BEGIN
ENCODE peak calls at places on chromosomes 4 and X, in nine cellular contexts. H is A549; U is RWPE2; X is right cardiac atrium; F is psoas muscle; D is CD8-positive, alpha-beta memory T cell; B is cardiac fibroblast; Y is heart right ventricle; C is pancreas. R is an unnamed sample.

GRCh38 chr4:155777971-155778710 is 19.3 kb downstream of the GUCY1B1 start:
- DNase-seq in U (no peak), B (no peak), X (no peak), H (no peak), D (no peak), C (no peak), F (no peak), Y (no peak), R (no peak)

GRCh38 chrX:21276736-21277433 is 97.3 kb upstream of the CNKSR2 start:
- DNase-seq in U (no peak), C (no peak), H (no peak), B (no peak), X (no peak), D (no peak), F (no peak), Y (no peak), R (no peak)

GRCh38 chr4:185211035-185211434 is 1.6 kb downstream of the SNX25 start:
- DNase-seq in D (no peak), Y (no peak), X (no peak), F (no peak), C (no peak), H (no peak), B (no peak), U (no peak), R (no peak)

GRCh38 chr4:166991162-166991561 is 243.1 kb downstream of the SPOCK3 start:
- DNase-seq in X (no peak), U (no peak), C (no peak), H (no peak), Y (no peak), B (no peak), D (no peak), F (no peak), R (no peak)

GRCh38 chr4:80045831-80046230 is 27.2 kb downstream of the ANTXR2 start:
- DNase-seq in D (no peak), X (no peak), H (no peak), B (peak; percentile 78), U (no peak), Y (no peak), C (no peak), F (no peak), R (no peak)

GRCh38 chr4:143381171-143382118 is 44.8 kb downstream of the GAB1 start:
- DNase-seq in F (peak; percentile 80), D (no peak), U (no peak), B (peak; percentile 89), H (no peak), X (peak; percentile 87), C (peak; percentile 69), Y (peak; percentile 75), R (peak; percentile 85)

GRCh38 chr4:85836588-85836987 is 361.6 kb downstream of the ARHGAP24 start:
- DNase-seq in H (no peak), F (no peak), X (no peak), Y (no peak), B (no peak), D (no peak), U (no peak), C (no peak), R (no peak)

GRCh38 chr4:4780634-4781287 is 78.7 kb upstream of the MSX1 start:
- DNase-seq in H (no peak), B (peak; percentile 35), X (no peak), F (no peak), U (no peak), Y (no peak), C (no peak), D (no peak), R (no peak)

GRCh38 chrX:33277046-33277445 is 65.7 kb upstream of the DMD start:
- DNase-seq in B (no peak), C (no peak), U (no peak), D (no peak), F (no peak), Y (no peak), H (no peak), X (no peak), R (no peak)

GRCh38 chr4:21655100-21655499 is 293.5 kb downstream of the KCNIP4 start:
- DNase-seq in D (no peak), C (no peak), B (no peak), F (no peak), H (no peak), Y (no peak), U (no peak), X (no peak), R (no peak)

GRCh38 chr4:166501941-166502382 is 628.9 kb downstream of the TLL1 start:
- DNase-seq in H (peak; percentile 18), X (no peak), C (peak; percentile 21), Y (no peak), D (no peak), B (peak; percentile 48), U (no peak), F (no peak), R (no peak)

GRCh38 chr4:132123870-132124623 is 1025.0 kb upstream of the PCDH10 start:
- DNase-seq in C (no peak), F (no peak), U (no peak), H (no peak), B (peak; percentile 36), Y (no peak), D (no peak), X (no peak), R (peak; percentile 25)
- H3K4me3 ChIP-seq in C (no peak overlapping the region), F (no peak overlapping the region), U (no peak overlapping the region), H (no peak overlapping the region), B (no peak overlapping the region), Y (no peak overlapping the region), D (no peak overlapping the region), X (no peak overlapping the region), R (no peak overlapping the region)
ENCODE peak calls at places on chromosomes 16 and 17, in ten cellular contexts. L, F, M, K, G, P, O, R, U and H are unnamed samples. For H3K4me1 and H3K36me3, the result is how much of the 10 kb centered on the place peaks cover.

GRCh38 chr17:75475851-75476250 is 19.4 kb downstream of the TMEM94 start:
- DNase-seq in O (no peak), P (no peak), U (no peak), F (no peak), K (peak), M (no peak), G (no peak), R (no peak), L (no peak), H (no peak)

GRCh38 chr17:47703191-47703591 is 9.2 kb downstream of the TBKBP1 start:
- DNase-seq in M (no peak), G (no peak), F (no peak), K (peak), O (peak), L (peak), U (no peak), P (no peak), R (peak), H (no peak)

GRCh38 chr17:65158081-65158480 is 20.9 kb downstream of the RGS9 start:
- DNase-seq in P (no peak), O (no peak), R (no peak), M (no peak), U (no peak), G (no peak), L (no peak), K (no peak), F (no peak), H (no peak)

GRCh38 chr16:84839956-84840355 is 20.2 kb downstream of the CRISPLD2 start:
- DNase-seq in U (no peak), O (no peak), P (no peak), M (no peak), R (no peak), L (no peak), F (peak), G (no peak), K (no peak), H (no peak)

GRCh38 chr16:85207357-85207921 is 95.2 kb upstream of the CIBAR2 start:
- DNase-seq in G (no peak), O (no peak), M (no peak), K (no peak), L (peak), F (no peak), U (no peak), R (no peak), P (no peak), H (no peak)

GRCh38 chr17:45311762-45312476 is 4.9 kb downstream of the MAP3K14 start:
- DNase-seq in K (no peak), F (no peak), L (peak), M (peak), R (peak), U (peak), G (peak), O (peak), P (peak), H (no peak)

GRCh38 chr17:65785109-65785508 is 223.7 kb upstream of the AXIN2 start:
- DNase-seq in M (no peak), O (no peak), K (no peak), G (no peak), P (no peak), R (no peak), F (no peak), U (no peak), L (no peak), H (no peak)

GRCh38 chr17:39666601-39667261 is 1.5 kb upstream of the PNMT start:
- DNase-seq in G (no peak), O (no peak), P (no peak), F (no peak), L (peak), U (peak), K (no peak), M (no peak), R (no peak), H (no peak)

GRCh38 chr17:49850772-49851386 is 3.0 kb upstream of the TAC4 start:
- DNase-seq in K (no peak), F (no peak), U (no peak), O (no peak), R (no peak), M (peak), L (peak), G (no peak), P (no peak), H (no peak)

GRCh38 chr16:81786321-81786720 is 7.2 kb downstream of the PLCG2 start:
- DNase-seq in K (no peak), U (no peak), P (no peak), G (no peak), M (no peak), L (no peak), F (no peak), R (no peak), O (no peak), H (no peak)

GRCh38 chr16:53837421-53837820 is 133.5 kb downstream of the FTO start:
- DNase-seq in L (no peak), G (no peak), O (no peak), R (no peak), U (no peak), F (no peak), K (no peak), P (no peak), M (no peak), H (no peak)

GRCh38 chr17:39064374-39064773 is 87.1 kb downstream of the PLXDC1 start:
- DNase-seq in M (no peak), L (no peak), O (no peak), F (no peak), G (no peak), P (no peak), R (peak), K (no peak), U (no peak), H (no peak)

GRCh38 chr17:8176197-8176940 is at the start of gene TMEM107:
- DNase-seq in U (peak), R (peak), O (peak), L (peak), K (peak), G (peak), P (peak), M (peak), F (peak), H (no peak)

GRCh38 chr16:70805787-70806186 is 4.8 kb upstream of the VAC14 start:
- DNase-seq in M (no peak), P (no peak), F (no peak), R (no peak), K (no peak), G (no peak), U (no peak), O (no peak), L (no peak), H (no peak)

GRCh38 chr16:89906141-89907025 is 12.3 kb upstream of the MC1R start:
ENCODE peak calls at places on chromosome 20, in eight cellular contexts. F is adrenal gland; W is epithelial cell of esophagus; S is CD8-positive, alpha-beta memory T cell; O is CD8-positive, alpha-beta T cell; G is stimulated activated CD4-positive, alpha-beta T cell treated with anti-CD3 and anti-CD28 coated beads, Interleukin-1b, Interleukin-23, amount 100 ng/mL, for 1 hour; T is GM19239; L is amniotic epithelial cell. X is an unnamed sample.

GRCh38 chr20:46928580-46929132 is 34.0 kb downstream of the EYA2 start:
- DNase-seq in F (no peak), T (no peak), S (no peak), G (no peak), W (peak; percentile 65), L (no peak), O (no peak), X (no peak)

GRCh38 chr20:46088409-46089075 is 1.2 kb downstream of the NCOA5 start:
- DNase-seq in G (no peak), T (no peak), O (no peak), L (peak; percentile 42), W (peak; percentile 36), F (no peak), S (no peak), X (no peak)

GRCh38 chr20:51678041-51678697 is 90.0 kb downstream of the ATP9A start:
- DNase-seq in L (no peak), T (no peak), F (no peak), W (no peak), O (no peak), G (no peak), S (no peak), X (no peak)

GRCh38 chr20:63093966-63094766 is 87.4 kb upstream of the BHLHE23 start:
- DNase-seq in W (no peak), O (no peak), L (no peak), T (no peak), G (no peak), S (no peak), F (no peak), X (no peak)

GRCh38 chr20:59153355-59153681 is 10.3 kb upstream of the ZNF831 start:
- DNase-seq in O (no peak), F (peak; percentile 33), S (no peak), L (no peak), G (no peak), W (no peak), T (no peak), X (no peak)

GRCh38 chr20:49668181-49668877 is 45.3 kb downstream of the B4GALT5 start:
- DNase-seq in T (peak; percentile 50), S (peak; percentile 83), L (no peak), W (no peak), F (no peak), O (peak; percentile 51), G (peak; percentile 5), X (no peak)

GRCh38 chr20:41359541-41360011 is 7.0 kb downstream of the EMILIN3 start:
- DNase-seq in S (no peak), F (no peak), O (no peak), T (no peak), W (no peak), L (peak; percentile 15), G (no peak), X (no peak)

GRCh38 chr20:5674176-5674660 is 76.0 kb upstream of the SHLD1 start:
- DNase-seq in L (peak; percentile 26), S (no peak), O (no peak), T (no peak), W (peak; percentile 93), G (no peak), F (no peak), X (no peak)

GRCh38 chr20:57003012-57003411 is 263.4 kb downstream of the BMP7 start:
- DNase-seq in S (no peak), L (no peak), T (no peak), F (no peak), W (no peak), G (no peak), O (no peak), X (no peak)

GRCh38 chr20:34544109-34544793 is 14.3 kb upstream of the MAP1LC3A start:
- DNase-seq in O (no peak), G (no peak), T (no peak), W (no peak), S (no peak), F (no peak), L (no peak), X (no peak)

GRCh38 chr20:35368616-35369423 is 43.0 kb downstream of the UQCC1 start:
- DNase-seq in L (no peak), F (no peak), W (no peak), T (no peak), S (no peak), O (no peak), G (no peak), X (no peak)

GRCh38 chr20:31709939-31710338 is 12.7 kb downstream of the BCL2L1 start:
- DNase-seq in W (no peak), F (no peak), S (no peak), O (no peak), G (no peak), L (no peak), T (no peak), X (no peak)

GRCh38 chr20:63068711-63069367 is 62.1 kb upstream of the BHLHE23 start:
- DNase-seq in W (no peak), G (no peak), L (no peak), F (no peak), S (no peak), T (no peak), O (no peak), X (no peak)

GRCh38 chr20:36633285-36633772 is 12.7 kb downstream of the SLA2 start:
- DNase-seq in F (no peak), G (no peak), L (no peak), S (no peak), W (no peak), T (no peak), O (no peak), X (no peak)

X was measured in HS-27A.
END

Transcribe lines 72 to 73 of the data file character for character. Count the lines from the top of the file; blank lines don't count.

GRCh38 chr20:5674176-5674660 is 76.0 kb upstream of the SHLD1 start:
- DNase-seq in L (peak; percentile 26), S (no peak), O (no peak), T (no peak), W (peak; percentile 93), G (no peak), F (no peak), X (no peak)